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dhj“And the gentleman in the Chair, who looks a bit like Ronnie Barker, is Professor Sir James Lighthill FRS, Provost of UCL” whispered Miss Crispin, Secretary to Committee A, as she introduced me to the upper chamber of (as it then was) the Committee of Vice-Chancellors & Principals (CVCP), where I had just been taken on to promote UK universities’ scientific research. 

“He’s a genius, you know!” she added, reverentially.

Lighthill, Hawking’s predecessor as Lucasian Professor of Mathematics, was certainly no slouch - a world expert on aeroacoustics and fluid dynamics, who helped design Concorde. This was what university bosses used to be like – great men (sadly, all men then), with minds like steel traps, rounding off distinguished academic careers; all but unknown to those below them, their numinous presence at the helm lending legitimacy to the whole enterprise.  These were folk, I thought then, one needn’t feel soiled working for.

‘How different from the current breed’, readers may reflect - as I did, ten years or so later (despite the presence of a few notable exceptions) when I left the CVCP for the Society.  But then, unworthiness in high office is a sad feature of modern life, which favours those with a taste for gold, but no idea how to find it - as our second feature may suggest.

This issue is dominated by two great men and one great woman – people whose minds found gold, through understanding what others did not.  If they sought greatness, they hardly needed to; it sought them.  Indeed, it used to be said (only half-jokingly) that the only good reason for advertising Vice-Chancellorships was to eliminate anyone who applied.  Like being Speaker of the House of Commons, you’re not supposed to crave the bauble.  You should be called, and put up a token fight (at least) against ‘the slippery slope of public life’.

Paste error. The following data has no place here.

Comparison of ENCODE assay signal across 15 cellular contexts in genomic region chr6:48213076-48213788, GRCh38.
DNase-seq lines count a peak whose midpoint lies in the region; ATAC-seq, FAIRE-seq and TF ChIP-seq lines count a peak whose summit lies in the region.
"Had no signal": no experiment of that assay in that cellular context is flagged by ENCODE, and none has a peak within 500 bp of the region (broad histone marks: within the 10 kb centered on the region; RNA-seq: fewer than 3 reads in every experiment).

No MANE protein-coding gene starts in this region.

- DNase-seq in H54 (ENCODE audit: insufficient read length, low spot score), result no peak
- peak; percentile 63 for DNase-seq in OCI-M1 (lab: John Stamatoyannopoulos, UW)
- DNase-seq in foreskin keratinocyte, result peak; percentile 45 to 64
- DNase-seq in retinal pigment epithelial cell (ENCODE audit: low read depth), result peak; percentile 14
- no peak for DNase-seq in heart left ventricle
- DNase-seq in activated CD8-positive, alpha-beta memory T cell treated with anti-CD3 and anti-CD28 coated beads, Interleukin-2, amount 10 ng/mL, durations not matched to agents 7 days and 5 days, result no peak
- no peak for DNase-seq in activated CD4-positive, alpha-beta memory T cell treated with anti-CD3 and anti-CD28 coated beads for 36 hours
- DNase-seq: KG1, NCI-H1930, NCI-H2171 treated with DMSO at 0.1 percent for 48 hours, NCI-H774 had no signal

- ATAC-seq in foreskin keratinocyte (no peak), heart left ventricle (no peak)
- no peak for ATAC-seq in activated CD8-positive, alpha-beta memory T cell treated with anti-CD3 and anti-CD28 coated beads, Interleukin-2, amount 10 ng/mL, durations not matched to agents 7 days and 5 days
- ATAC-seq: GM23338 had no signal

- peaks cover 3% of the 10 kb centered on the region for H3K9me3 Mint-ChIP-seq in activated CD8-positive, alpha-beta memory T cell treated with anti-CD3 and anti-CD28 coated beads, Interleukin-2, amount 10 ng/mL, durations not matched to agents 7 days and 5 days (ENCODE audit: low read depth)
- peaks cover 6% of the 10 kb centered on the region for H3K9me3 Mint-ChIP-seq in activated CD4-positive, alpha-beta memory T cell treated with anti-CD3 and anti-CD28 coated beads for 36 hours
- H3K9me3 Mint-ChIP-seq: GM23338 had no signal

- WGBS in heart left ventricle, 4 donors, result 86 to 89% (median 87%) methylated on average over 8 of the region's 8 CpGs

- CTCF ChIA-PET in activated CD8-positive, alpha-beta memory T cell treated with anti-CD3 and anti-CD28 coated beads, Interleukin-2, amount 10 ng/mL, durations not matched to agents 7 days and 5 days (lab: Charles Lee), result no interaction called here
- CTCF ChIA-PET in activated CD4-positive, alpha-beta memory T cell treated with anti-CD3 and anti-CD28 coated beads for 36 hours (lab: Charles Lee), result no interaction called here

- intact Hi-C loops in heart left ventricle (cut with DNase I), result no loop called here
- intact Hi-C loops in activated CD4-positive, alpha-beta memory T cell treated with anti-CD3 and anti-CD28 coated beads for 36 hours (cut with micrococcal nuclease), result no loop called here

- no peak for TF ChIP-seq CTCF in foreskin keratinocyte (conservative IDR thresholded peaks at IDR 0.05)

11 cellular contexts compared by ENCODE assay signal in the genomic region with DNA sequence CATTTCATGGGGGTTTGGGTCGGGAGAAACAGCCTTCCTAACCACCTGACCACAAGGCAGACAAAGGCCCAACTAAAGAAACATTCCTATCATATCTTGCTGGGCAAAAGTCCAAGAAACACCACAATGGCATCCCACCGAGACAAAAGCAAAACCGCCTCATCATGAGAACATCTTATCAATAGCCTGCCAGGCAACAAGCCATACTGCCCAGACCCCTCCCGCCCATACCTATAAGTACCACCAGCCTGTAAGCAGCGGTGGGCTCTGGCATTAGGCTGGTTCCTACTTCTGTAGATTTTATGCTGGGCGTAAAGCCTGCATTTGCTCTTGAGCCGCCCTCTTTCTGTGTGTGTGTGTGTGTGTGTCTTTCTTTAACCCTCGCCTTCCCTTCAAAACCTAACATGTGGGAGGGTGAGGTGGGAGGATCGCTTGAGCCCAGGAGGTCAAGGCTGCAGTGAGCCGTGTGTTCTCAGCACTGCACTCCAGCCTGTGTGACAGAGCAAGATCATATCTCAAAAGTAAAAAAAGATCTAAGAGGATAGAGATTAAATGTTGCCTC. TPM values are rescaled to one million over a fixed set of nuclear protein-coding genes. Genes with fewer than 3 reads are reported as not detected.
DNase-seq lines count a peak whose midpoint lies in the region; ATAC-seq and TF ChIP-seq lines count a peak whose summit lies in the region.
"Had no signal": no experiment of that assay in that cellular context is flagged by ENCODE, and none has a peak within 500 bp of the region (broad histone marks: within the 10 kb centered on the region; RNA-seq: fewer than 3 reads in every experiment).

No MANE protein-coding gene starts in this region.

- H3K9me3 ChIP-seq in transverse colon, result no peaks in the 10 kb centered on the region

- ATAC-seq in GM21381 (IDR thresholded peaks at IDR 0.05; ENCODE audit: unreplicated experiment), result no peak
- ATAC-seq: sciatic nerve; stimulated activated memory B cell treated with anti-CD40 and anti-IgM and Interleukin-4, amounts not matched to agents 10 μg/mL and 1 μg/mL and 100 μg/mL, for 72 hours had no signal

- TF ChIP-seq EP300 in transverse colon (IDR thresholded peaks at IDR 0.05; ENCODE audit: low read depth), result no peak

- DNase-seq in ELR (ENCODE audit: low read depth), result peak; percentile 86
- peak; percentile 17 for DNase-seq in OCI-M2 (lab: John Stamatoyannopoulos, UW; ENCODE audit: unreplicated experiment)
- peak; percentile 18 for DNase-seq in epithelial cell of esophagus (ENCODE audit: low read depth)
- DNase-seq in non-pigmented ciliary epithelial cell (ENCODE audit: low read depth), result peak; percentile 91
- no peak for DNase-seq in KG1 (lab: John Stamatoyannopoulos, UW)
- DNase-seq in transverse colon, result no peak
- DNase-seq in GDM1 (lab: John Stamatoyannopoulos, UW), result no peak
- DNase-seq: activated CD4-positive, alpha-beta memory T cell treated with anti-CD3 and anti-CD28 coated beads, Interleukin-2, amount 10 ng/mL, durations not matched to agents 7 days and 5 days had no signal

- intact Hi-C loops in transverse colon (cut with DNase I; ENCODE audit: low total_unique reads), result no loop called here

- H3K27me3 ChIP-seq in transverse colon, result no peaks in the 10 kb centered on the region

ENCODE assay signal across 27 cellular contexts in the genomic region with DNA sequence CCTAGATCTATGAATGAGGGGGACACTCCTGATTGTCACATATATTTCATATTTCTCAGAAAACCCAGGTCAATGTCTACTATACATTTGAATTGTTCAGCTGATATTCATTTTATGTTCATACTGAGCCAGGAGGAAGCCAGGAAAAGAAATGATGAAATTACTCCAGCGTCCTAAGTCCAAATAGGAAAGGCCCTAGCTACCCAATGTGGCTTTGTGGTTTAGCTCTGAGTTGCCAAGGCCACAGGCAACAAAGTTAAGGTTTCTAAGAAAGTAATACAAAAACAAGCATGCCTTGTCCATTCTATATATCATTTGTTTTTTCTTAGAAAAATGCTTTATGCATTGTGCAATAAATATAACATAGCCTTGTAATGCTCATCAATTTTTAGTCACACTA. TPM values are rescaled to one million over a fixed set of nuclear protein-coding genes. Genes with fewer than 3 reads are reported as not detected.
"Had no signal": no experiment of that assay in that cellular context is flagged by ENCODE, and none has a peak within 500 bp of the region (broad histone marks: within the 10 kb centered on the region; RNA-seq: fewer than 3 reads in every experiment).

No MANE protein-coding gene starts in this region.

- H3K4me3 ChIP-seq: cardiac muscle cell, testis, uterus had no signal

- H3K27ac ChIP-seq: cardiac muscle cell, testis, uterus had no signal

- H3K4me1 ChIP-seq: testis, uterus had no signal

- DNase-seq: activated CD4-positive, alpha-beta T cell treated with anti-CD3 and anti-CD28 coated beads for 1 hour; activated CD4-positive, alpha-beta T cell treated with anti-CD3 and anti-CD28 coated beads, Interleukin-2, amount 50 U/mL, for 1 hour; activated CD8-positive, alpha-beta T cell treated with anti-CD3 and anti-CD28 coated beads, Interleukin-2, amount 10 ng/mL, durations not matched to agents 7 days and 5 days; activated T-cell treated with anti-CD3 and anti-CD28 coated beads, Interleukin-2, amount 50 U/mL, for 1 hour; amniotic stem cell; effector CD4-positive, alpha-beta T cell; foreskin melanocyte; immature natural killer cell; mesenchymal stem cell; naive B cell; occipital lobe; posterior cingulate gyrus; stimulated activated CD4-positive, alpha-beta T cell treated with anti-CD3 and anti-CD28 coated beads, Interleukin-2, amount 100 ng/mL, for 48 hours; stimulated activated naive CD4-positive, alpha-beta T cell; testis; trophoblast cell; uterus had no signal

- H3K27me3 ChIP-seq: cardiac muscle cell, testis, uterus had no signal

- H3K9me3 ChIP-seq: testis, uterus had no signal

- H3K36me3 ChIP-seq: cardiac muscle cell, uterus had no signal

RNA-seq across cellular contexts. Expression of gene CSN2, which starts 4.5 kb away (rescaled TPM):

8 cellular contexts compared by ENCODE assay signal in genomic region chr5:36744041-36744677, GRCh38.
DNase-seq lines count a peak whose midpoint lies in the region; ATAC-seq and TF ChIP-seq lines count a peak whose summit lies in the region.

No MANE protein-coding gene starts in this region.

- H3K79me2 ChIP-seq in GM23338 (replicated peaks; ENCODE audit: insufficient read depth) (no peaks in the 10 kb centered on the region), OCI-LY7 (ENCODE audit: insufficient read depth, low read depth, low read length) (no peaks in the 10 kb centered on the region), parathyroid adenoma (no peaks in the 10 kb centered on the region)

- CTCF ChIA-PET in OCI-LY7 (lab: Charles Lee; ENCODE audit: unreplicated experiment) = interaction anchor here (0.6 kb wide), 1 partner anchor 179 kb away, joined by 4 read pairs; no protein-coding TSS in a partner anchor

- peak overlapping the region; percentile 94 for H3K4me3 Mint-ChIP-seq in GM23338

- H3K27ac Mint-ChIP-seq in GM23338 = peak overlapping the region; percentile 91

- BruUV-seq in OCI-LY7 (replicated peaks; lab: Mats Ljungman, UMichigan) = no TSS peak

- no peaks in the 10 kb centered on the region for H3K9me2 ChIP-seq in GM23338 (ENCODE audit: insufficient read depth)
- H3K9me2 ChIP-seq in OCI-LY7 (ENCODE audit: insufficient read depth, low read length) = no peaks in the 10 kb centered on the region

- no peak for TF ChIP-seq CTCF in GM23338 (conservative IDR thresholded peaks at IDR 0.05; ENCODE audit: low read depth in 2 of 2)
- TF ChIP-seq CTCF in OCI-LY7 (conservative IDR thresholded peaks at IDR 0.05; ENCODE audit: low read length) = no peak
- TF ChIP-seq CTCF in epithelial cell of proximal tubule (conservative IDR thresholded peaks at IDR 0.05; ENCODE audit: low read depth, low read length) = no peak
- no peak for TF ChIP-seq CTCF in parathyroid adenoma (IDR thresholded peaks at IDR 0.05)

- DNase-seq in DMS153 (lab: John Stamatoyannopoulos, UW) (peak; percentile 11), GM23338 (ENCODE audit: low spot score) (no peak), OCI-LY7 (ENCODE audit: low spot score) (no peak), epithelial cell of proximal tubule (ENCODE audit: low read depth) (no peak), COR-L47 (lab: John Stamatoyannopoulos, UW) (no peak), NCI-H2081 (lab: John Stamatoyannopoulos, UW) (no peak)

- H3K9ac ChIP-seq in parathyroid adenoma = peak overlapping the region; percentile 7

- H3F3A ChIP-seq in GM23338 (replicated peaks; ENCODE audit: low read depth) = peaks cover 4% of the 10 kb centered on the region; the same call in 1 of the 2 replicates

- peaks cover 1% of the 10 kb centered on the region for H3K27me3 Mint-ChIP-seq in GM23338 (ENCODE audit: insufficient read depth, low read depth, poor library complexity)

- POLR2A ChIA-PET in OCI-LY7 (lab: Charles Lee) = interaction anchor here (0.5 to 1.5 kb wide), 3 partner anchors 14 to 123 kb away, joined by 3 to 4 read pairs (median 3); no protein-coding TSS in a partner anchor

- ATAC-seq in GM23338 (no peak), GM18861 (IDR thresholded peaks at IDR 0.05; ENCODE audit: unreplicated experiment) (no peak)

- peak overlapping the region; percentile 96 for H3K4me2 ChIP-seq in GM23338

Sir James finally succumbed in 1998, rupturing his mitral valve during an attempt to swim, once too often, around the Island of Sark.  The qualities that make one a great scientist - or mineral prospector - need not necessarily fit one to all of the many and various demands that life exacts.  Genius, a much overused term, should be reserved for something one might have, but not be - at least, not until death has made you safely invulnerable. 

The rest of us may content ourselves that there is more to life than ‘genius’ – and more yardsticks than one.  Even glorified personnel managers in grey shoes have their place, and maybe also their use.